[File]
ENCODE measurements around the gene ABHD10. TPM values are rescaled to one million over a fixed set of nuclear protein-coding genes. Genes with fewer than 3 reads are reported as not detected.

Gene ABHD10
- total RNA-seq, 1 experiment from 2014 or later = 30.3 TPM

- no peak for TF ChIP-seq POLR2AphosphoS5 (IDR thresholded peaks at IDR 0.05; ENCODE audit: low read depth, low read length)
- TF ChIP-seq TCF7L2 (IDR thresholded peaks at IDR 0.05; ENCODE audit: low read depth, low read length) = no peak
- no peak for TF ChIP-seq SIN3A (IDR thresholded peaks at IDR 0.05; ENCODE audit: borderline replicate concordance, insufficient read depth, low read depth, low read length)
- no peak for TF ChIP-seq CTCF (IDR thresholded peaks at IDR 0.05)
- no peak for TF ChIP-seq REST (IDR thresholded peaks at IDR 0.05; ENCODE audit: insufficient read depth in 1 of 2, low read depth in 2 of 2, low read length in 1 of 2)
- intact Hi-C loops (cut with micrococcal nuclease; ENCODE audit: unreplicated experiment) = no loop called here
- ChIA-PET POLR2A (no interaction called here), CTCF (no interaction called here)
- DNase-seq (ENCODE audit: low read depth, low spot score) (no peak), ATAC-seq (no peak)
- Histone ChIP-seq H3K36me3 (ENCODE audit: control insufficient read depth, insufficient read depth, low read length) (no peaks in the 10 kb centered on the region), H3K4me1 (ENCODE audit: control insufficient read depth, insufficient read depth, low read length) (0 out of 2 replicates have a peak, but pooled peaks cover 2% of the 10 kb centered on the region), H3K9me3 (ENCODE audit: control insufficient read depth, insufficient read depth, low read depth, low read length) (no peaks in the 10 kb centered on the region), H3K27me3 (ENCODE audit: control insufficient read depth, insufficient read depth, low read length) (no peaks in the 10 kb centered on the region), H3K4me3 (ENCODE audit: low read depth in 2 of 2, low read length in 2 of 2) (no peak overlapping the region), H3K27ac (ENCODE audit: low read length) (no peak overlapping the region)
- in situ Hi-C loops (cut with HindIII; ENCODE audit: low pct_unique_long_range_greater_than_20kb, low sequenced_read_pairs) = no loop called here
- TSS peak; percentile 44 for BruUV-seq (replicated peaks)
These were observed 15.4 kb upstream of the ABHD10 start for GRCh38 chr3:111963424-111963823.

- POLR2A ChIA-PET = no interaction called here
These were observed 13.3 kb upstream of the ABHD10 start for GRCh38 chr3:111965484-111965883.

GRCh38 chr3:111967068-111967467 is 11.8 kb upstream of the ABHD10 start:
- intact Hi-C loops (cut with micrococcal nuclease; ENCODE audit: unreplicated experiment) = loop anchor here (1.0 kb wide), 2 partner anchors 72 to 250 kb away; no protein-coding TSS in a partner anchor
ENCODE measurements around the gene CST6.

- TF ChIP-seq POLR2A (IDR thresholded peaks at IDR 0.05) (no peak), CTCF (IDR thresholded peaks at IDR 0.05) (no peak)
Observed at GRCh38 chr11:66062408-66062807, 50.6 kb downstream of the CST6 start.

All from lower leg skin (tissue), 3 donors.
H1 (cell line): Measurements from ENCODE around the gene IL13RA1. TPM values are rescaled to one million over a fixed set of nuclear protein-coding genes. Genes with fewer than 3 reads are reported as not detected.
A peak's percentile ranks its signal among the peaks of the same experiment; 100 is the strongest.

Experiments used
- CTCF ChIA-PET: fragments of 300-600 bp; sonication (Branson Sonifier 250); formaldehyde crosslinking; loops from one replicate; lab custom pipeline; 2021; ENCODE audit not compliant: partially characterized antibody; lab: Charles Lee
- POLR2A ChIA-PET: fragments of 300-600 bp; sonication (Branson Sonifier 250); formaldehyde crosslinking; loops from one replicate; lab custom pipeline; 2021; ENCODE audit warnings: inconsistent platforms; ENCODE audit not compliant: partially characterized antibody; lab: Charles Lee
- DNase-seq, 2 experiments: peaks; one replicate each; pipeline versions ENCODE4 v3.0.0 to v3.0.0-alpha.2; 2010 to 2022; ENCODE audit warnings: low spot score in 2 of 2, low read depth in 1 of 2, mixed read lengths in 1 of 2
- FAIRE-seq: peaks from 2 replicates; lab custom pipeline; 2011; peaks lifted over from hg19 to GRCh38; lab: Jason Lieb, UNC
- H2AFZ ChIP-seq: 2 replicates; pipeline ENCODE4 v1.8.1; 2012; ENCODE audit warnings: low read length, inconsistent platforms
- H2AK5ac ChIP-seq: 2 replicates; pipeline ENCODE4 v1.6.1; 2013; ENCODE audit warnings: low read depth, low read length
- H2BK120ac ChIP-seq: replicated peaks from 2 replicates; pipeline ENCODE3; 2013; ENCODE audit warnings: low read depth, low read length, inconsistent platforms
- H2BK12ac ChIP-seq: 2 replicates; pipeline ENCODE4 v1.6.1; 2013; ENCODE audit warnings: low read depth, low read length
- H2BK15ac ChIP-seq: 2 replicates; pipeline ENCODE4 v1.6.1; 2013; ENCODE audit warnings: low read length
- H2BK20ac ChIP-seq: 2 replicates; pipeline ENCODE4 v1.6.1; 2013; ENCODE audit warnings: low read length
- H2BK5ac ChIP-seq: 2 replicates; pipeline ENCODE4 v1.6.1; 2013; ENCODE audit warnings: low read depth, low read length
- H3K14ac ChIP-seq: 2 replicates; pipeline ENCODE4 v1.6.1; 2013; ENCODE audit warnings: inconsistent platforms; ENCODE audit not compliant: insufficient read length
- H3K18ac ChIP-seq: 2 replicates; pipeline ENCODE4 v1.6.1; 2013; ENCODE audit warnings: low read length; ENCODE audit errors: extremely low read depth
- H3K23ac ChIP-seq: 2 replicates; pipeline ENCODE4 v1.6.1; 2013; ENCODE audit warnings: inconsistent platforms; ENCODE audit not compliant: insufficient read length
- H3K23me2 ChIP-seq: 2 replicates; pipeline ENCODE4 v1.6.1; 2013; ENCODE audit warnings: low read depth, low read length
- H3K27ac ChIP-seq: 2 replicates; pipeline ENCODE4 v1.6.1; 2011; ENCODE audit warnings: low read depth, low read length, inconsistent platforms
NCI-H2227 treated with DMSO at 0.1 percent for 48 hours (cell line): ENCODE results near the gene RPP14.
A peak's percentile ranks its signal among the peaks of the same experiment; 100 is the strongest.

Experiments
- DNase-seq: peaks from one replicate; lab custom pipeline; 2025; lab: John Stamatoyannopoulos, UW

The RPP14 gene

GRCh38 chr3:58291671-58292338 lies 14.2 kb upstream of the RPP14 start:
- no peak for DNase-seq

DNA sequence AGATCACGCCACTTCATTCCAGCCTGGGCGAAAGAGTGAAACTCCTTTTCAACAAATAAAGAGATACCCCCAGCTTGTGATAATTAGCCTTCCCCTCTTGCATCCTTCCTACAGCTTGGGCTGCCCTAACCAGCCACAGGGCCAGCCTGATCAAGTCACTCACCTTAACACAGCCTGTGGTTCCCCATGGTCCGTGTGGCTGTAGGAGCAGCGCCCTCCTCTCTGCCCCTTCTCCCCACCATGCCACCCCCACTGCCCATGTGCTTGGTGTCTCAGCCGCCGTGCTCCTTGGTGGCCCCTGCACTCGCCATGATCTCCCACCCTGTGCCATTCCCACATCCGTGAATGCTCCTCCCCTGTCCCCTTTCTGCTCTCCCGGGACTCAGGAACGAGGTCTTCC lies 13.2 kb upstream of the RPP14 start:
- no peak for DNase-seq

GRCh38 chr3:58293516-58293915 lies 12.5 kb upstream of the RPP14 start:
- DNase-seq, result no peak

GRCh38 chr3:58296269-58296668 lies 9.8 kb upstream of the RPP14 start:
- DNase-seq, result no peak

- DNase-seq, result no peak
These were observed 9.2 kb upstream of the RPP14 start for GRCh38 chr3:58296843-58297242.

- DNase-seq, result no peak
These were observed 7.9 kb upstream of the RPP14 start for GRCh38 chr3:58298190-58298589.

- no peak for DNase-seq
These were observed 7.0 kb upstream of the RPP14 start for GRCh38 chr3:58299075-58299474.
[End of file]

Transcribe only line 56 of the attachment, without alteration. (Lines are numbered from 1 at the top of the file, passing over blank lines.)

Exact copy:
- DNase-seq, result no peak